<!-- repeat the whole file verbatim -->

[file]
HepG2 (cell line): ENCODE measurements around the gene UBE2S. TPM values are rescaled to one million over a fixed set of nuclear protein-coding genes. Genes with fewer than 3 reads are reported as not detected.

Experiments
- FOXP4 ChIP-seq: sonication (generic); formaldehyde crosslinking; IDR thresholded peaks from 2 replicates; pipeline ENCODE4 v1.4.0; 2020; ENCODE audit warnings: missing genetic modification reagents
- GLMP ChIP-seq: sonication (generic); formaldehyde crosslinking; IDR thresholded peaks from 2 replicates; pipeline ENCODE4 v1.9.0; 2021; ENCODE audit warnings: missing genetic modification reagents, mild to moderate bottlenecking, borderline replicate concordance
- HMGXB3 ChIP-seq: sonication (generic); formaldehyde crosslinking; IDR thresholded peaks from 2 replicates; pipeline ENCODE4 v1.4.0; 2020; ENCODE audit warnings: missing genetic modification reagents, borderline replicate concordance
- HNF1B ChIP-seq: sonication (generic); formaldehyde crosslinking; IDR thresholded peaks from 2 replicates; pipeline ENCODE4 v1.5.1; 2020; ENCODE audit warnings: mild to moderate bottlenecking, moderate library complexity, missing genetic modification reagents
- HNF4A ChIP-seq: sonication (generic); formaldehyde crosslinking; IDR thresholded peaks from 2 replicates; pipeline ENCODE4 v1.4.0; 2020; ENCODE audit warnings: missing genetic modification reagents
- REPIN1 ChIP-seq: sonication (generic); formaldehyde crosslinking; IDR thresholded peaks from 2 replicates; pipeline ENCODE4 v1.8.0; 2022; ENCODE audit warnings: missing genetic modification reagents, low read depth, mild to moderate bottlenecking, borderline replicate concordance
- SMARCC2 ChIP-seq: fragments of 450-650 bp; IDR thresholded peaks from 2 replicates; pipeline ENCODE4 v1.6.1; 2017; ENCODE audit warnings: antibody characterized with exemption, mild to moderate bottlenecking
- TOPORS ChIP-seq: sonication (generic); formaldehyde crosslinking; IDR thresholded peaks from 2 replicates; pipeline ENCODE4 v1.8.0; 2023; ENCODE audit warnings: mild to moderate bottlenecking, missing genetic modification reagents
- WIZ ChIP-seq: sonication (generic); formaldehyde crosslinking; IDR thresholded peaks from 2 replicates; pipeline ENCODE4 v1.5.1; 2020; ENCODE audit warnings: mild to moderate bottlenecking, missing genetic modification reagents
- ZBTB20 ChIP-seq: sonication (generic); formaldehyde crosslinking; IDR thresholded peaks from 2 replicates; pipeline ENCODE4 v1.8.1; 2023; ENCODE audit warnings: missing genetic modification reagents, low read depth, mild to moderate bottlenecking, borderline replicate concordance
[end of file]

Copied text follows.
HepG2 (cell line): ENCODE measurements around the gene UBE2S. TPM values are rescaled to one million over a fixed set of nuclear protein-coding genes. Genes with fewer than 3 reads are reported as not detected.

Experiments
- FOXP4 ChIP-seq: sonication (generic); formaldehyde crosslinking; IDR thresholded peaks from 2 replicates; pipeline ENCODE4 v1.4.0; 2020; ENCODE audit warnings: missing genetic modification reagents
- GLMP ChIP-seq: sonication (generic); formaldehyde crosslinking; IDR thresholded peaks from 2 replicates; pipeline ENCODE4 v1.9.0; 2021; ENCODE audit warnings: missing genetic modification reagents, mild to moderate bottlenecking, borderline replicate concordance
- HMGXB3 ChIP-seq: sonication (generic); formaldehyde crosslinking; IDR thresholded peaks from 2 replicates; pipeline ENCODE4 v1.4.0; 2020; ENCODE audit warnings: missing genetic modification reagents, borderline replicate concordance
- HNF1B ChIP-seq: sonication (generic); formaldehyde crosslinking; IDR thresholded peaks from 2 replicates; pipeline ENCODE4 v1.5.1; 2020; ENCODE audit warnings: mild to moderate bottlenecking, moderate library complexity, missing genetic modification reagents
- HNF4A ChIP-seq: sonication (generic); formaldehyde crosslinking; IDR thresholded peaks from 2 replicates; pipeline ENCODE4 v1.4.0; 2020; ENCODE audit warnings: missing genetic modification reagents
- REPIN1 ChIP-seq: sonication (generic); formaldehyde crosslinking; IDR thresholded peaks from 2 replicates; pipeline ENCODE4 v1.8.0; 2022; ENCODE audit warnings: missing genetic modification reagents, low read depth, mild to moderate bottlenecking, borderline replicate concordance
- SMARCC2 ChIP-seq: fragments of 450-650 bp; IDR thresholded peaks from 2 replicates; pipeline ENCODE4 v1.6.1; 2017; ENCODE audit warnings: antibody characterized with exemption, mild to moderate bottlenecking
- TOPORS ChIP-seq: sonication (generic); formaldehyde crosslinking; IDR thresholded peaks from 2 replicates; pipeline ENCODE4 v1.8.0; 2023; ENCODE audit warnings: mild to moderate bottlenecking, missing genetic modification reagents
- WIZ ChIP-seq: sonication (generic); formaldehyde crosslinking; IDR thresholded peaks from 2 replicates; pipeline ENCODE4 v1.5.1; 2020; ENCODE audit warnings: mild to moderate bottlenecking, missing genetic modification reagents
- ZBTB20 ChIP-seq: sonication (generic); formaldehyde crosslinking; IDR thresholded peaks from 2 replicates; pipeline ENCODE4 v1.8.1; 2023; ENCODE audit warnings: missing genetic modification reagents, low read depth, mild to moderate bottlenecking, borderline replicate concordance